From story development to unboxing, multimedia to social media, editorial development to news coverage, an internship at GP is anything but busy-work. We all share coffee duties, thank you very much. If you’ve been itching to get your foot in the door with innovative journalism in men’s media and live or are relocating to the New York area, then this posting is for you. Read on for more details and instructions.
Premier audiophile brands owe Doctors Amar Bose and Dre a begrudging thanks for opening the eyes of the public to the value of investing in a set of headphones. Thanks to their savvy marketing and branding, the luxury hi-fi headphone market is exploding as an entire generation of consumers look to replace their bass-blasting, noise-canceling sets with something more refined. Perhaps the most ready to profit is KEF, the British hi-fi manufacturer best known for selling six-figure sound systems. Their flagship M500 headphones ($300) capture the luxury bent of potential buyers and hold up their end of the elite audio bargain, all at a price well below the company’s mortgage-your-house standard fare.
The Meridian Audio Explorer ($299) is a portable USB DAC designed for the Jony Ive age that transforms traditional computer listening into a hi-fi experience with minimal fuss. It’s small, incredibly easy to set up, and designed to blend seamlessly with other high-end electronics you already own. It also retails for a reasonable $299, despite being made in England using the same exacting standards Meridian applies to gear with price points that make car dealers blush.
Abbey Road, to Go
It’s 2013. Zoom has held an iron grip on the portable recording industry for seven years and needs to improve on an excellent product. What do they do? They release the H6 ($400), a new recorder that takes everything that mobile maestros loved about the previous H4 and H4n models and adds versatility and power.
Look Ma, No Mirrors!
The underwater digital camera is certainly not a new concept; you probably picked one up before your honeymoon to take pictures while scuba diving. How’d that work out for you? Not too great, we bet, because while the underwater digital camera is clever in theory, there aren’t many companies who have made it worth our time and money. The lenses are cheap, the images are underwhelming, and face it: the cameras are homely as hell. Luckily, Nikon has decided to get serious about underwater photography — and photography in all sorts of rough conditions — with the new AW1 ($800), the first mirrorless digital camera that’s completely waterproof and has interchangeable, waterproof lenses.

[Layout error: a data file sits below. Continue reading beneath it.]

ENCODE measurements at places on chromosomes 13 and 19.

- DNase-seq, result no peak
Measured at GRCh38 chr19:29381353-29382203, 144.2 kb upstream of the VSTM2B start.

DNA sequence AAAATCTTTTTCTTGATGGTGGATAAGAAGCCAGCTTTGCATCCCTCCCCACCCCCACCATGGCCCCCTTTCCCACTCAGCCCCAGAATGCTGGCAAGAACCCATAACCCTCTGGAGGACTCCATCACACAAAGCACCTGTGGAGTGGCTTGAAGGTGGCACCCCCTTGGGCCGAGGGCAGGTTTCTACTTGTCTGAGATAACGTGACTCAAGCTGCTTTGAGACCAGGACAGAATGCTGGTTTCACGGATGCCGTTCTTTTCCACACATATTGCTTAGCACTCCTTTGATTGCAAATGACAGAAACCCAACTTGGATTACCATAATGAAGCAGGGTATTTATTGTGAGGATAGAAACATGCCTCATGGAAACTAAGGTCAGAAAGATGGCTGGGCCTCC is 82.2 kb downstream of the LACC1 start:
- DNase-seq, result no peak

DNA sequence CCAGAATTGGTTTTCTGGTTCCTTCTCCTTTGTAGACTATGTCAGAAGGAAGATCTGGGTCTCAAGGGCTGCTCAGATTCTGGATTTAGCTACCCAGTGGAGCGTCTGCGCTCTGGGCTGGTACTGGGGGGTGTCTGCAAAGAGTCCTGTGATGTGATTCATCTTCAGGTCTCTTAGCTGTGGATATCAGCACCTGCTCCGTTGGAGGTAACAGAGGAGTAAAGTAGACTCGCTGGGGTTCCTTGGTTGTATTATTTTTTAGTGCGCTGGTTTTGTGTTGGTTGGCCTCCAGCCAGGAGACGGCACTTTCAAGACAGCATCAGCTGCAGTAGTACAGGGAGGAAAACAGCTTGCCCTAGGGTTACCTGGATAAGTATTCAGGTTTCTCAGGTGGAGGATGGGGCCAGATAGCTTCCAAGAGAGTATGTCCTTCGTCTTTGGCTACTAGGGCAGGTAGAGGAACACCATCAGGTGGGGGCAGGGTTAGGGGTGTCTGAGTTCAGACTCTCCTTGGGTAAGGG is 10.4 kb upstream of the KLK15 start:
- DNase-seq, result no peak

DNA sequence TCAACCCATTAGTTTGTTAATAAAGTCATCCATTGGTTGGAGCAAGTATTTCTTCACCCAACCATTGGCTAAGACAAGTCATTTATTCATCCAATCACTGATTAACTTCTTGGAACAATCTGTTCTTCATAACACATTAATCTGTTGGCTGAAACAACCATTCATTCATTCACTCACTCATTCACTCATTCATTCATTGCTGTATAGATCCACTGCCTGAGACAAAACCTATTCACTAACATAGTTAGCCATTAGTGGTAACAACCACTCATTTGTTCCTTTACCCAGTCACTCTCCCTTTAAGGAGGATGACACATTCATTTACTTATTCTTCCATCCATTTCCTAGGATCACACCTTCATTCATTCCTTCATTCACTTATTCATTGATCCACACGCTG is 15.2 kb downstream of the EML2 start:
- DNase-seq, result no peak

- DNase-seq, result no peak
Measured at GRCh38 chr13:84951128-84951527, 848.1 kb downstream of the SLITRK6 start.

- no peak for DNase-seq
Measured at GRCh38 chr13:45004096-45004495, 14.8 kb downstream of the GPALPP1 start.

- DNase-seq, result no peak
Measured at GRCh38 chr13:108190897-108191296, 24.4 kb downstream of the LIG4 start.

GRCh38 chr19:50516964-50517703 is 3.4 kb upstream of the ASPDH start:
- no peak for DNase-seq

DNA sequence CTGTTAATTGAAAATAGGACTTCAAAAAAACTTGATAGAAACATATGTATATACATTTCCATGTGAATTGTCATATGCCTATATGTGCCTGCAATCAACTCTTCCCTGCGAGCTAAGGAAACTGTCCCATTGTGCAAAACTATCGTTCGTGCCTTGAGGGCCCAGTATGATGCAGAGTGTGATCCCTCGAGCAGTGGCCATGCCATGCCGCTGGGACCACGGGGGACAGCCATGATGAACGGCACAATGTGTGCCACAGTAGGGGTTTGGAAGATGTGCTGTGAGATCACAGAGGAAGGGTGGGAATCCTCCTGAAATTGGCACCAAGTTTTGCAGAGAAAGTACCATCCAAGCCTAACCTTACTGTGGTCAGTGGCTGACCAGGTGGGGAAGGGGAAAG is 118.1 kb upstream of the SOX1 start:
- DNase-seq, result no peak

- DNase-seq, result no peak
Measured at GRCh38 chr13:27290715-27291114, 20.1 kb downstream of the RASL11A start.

It used to be that if you wanted superb audio, you’d have to shell out top dollar for a pair of clunky over-ear headphones. That’s all well and good when you’re sitting at home on Sunday night, quietly enjoying a glass of Scotch and listening to Schwarzkopf and Ackermann’s 1953 recording of Strauss’s “Vier letzte Lieder”, but what happens when you’re on the go? After all, if you’re going to pay $1,000 or more for something, shouldn’t you be able to show it off? Sennheiser’s IE 800 ($1,000) in-ear headphones have been heralded by many audiophiles as the best combination of sound and portability on the market.
We won’t all climb Everest. In fact, most of us won’t. That’s not to say that we don’t enjoy a good weekend under the stars — we certainly do. But, while there are sleeping bags made for extreme conditions (and even ones that hang from trees or that you can wear), you’re probably after something more straightforward. You want something that’s built well, that’ll keep you warm on a cool night and that you can take anywhere: Kelty Ignite DriDown ($200). Hands down, the Ignite DriDown is the best of the best, a versatile, quality, bang-for-your-buck sleeping bag.
If there’s one constant in almost all mountain activities, it’s that sooner or later you’re going to come across nasty weather. It doesn’t matter if you’re chasing big walls in Yosemite, powder lines in Courcheval or summit days in the Canadian Rockies — staying warm is the difference between owning a harrowing expedition and bailing back to civilization with your tail between your legs. Patagonia’s Special Edition Encapsil Down Belay Parka ($699), a perfect fusion of purpose-driven engineering and uncommon design, is the most formidable backcountry armor on the market.